Iran has been supplying petroleum products to Venezuela as the Latin American country is facing a severe shortage of gasoline and is struggling to procure it abroad because of US sanctions.
The United States has forced two ships carrying Iranian energy supplies to Venezuela to cancel their deliveries under the threat of sanctions, The Wall Street Journal and Fox News report.
It is understood that the two vessels were the Bering and the Bella. Both are registered in Liberia and owned by Greek shippers. They were supposed to arrive in Venezuela after a five-tanker flotilla that was scrambled to supply fuel, additives and spare parts for Venezuelan refineries. The first four Iranian tankers from that flotilla have already safely docked in Venezuela, and the fifth is still en route.
As first reported by The WSJ, the Bering and the Bella were forced to turn back after US officials contacted the Liberian government and threatened with sanctions should they proceed with the delivery. They also have been in direct communication with the ships and threatened their Greek owners with sanctions and legal action, according to the report.
Liberia is said to have immediately revoked the ships’ accreditation; otherwise, they would lose access to international banking and maritime insurance. The ships were reportedly heading south off the coast of Senegal near Liberia on Thursday.
The Trump administration confirmed the move to Fox News. “We will continue to use the full weight of United States’ economic and diplomatic power to press for the restoration of Venezuelan democracy,” a State Department spokesperson told the network.
“We will continue to use the full weight of United States’ economic and diplomatic power to press for the restoration of Venezuelan democrac.”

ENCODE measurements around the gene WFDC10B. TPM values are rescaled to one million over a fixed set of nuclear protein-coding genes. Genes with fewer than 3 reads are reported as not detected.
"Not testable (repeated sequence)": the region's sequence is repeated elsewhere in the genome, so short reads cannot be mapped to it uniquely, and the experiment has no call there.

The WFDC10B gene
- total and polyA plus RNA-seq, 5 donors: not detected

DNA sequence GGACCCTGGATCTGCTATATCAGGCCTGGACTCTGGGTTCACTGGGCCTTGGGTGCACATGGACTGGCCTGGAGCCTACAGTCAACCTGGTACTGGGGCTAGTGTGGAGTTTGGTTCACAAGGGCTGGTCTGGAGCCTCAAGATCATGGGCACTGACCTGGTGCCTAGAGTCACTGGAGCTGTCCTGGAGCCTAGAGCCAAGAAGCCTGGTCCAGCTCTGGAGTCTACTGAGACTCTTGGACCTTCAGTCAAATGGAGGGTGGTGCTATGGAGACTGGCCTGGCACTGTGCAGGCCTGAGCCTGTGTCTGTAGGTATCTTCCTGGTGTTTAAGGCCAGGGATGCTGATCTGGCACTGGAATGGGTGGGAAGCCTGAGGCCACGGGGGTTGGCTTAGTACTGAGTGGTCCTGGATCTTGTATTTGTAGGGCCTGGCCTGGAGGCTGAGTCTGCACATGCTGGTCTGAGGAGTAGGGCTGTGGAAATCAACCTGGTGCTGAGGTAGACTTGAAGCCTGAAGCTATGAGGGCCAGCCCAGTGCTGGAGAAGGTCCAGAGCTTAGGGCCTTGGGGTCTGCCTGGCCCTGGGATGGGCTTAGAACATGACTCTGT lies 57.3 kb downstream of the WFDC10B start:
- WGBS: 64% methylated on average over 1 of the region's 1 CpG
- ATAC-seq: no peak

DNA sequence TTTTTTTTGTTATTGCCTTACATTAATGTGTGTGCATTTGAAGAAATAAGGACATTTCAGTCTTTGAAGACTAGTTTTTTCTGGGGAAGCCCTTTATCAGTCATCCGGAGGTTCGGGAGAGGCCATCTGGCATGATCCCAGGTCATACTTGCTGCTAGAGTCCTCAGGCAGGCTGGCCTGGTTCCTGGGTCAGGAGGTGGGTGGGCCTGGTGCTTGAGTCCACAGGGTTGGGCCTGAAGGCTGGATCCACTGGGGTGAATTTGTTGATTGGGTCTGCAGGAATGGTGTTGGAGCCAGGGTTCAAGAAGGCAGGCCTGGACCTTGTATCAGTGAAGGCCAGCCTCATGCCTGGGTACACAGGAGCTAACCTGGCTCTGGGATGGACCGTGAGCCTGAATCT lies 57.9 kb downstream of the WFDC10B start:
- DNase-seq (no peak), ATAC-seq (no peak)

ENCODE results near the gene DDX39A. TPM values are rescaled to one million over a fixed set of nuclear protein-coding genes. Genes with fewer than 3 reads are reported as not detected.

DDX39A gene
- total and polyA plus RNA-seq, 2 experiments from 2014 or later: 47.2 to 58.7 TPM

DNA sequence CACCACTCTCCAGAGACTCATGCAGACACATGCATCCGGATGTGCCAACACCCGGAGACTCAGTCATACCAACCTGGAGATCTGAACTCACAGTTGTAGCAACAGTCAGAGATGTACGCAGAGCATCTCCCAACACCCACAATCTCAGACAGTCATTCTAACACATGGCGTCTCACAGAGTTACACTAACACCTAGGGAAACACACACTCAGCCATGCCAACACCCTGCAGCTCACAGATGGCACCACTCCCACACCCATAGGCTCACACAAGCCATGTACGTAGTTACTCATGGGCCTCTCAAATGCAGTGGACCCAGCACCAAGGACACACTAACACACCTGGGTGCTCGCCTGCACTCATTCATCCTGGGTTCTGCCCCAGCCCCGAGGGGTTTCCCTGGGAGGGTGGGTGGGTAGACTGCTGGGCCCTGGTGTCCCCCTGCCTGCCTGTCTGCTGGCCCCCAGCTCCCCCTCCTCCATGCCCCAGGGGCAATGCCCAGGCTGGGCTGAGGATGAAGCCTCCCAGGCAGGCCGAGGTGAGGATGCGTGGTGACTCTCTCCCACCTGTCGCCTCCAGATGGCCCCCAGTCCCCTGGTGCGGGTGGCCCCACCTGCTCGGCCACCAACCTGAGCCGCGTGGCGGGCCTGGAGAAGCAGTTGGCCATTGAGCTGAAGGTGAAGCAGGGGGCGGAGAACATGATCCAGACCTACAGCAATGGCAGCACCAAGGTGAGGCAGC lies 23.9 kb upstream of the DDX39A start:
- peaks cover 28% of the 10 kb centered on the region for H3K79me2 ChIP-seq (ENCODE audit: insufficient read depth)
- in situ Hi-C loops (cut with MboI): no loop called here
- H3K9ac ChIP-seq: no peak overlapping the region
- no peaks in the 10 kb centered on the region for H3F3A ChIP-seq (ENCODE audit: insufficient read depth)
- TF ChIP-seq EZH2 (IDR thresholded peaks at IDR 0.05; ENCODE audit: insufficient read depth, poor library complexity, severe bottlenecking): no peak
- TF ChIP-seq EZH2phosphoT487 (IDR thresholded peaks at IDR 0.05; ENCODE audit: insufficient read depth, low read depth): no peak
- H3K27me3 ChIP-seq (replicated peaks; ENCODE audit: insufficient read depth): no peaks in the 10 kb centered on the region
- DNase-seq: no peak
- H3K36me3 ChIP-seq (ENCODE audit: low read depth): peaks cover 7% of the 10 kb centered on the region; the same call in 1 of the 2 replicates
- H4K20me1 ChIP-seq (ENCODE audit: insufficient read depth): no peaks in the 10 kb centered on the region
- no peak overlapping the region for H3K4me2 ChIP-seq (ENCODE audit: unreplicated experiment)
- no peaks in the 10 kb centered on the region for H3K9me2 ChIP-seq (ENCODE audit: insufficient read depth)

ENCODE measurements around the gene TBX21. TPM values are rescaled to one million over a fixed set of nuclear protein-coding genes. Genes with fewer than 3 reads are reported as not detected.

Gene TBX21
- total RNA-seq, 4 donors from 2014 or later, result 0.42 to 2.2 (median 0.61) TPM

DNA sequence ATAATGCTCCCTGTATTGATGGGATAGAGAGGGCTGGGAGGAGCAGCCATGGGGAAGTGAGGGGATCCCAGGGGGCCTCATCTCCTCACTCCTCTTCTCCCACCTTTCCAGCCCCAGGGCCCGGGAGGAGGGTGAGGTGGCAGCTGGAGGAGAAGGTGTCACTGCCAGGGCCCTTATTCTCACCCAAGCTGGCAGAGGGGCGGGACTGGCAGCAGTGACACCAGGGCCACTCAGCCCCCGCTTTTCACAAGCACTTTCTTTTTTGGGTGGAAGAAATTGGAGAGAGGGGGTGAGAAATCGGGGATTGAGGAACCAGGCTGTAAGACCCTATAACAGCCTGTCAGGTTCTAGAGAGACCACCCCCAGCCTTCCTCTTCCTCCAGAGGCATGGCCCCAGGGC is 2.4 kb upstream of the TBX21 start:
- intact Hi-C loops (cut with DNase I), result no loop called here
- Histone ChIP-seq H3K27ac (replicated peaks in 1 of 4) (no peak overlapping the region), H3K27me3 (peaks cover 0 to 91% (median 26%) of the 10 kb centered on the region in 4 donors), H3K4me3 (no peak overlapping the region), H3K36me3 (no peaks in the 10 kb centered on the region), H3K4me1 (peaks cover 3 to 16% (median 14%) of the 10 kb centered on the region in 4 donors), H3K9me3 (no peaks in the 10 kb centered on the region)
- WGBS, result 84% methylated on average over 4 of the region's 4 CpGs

There has been no comment from Iran or Venezuela so far.
The Bolivarian Republic, which sits on the world’s biggest crude reserves, has been experiencing acute gasoline shortages and has become increasingly reliant on energy imports. The national refinery network has been operating at a roughly 10-percent capacity because of US sanctions and underinvestment.
The country’s state oil company, PDVSA, had previously swapped crude exports for fuel, but Washington virtually shut down that lifeline by imposing sanctions on Russia’s Rosneft and pressuring PDVSA’s major trade partners in India, Italy and Spain to stop exports.
The Trump administration accuses Maduro of trampling on democracy and supports the self-proclaimed interim president Juan Guaido.
Venezuelan authorities this month thwarted an armed coastal incursion of dozens of armed men, which was orchestrated by a private US security company.
Two American mercenaries, who were detained during that raid, testified that their mission was to kidnap Maduro. One of them said that the contract for the operation had been signed by Guaido, a charge the Venezuelan opposition leader denied. The Trump administration, which placed a $15-million bounty for Maduro’s capture on narcoterrorism charges, has likewise denied involvement in the attempted coup.